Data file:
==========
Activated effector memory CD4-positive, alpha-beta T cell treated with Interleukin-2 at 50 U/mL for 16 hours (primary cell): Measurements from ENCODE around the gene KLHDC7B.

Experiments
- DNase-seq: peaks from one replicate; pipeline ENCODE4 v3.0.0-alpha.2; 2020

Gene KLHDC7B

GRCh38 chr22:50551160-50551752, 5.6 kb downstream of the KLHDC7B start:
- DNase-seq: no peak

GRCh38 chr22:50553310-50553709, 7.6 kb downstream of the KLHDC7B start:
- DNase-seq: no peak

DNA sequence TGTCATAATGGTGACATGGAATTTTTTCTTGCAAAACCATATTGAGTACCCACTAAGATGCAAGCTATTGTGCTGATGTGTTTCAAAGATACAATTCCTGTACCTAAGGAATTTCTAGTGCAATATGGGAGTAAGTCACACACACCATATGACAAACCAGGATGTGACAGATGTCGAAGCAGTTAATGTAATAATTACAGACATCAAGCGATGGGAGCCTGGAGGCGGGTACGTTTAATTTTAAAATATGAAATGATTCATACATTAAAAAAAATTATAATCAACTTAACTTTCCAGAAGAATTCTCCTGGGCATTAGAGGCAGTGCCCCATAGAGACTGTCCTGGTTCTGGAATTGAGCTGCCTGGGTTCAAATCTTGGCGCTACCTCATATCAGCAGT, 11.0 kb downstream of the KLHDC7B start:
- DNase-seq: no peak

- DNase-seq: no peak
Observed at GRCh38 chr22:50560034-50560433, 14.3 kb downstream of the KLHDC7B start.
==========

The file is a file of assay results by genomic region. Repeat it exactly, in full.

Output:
Activated effector memory CD4-positive, alpha-beta T cell treated with Interleukin-2 at 50 U/mL for 16 hours (primary cell): Measurements from ENCODE around the gene KLHDC7B.

Experiments
- DNase-seq: peaks from one replicate; pipeline ENCODE4 v3.0.0-alpha.2; 2020

Gene KLHDC7B

GRCh38 chr22:50551160-50551752, 5.6 kb downstream of the KLHDC7B start:
- DNase-seq: no peak

GRCh38 chr22:50553310-50553709, 7.6 kb downstream of the KLHDC7B start:
- DNase-seq: no peak

DNA sequence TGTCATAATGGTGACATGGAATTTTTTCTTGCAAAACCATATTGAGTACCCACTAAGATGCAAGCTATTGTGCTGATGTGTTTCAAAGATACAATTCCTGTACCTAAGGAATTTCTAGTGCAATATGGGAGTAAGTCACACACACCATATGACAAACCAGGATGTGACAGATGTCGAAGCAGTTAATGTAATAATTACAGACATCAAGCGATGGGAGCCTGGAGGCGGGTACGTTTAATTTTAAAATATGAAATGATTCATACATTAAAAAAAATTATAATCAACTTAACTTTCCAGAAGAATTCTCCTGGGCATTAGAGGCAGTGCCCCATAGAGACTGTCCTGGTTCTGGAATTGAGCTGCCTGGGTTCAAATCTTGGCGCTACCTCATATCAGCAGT, 11.0 kb downstream of the KLHDC7B start:
- DNase-seq: no peak

- DNase-seq: no peak
Observed at GRCh38 chr22:50560034-50560433, 14.3 kb downstream of the KLHDC7B start.